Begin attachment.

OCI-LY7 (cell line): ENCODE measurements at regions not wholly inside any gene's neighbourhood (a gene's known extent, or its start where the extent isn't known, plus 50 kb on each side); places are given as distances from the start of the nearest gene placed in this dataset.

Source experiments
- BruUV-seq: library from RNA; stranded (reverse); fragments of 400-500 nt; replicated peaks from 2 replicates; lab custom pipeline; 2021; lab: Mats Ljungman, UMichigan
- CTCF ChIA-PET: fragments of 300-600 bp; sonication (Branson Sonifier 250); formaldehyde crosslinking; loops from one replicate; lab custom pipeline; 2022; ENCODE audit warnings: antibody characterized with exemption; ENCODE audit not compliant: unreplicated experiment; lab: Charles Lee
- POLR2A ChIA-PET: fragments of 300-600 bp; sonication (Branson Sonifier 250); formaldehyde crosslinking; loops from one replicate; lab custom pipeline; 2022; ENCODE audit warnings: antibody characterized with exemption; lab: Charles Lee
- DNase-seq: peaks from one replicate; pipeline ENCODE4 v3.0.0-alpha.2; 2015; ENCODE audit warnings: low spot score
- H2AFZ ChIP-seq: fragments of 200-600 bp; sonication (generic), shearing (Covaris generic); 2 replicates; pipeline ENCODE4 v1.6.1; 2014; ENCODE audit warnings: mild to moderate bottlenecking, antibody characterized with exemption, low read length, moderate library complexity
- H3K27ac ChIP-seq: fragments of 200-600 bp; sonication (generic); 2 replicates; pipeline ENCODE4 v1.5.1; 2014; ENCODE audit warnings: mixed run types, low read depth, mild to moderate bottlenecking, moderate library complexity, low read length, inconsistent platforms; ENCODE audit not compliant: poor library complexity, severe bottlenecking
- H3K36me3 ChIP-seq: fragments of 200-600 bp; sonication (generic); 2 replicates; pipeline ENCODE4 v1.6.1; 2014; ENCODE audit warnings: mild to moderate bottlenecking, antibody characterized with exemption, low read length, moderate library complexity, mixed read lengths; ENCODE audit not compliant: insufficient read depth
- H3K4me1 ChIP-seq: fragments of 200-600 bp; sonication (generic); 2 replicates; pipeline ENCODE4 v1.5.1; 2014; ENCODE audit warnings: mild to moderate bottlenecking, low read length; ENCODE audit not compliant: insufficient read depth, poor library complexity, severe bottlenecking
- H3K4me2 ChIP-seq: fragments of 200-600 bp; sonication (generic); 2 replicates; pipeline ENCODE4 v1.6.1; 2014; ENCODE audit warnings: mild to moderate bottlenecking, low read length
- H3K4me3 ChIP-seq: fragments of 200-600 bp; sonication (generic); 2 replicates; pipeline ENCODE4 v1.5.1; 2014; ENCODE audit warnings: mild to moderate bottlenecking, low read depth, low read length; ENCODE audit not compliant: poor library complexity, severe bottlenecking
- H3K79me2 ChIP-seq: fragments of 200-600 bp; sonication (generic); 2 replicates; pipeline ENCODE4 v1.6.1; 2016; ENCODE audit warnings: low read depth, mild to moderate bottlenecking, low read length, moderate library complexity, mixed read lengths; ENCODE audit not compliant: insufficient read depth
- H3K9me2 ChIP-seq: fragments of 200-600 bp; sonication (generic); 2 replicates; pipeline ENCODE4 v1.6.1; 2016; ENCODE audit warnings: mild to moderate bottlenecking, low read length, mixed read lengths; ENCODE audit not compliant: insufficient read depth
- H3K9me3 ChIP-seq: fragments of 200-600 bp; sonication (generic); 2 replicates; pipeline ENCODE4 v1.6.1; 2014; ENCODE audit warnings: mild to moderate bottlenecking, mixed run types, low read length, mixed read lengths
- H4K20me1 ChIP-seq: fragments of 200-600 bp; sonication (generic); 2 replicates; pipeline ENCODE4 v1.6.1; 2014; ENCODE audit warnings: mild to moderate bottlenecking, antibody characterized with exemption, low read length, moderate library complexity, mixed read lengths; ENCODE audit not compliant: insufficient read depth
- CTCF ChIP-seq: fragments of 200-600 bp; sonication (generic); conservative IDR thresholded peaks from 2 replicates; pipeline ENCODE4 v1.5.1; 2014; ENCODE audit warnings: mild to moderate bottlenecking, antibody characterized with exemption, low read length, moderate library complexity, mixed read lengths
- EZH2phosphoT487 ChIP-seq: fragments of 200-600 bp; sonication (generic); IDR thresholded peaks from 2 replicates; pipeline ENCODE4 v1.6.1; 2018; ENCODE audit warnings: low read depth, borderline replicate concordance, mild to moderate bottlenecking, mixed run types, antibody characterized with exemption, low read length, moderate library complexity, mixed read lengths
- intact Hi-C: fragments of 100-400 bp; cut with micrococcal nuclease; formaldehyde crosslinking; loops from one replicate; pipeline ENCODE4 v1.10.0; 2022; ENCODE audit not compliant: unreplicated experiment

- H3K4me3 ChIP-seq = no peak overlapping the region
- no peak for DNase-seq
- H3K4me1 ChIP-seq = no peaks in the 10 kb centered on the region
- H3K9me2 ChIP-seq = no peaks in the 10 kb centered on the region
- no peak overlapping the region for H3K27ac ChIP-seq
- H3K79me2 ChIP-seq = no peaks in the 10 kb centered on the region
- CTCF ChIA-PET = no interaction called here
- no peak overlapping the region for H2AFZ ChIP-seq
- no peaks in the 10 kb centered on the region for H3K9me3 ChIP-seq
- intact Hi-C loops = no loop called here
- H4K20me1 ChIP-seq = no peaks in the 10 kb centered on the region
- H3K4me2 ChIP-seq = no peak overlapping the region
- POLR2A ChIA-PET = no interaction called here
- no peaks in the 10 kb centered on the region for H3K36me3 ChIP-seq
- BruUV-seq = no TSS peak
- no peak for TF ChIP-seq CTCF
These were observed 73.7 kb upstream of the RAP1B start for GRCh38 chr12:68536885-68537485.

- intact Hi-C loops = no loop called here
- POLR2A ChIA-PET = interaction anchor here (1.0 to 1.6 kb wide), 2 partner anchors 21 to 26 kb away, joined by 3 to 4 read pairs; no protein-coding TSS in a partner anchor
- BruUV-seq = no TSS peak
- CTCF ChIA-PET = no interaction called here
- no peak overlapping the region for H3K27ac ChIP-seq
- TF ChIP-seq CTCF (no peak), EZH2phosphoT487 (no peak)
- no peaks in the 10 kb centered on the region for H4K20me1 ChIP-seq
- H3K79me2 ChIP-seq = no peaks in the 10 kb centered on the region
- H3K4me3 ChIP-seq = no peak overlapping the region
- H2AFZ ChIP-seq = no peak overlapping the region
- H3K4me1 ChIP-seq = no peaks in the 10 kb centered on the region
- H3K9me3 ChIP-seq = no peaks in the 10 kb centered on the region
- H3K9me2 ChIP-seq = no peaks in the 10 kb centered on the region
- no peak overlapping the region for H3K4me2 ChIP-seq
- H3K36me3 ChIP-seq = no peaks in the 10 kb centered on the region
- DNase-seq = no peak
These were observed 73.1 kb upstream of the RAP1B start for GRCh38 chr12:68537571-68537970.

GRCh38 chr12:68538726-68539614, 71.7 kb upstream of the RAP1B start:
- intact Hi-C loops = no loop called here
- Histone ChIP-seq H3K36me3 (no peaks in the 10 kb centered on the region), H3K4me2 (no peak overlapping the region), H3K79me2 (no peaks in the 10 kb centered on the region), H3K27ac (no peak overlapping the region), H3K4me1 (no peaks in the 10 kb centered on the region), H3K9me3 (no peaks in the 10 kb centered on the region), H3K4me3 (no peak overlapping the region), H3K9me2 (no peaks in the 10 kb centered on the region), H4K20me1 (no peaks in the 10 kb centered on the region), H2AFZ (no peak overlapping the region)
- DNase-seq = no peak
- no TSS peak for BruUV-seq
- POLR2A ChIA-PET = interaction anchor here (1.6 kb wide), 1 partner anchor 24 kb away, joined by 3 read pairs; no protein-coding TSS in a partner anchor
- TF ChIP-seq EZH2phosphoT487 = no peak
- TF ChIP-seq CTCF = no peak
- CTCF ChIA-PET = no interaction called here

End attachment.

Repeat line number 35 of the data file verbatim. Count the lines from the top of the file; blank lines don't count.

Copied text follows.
- no peak for TF ChIP-seq CTCF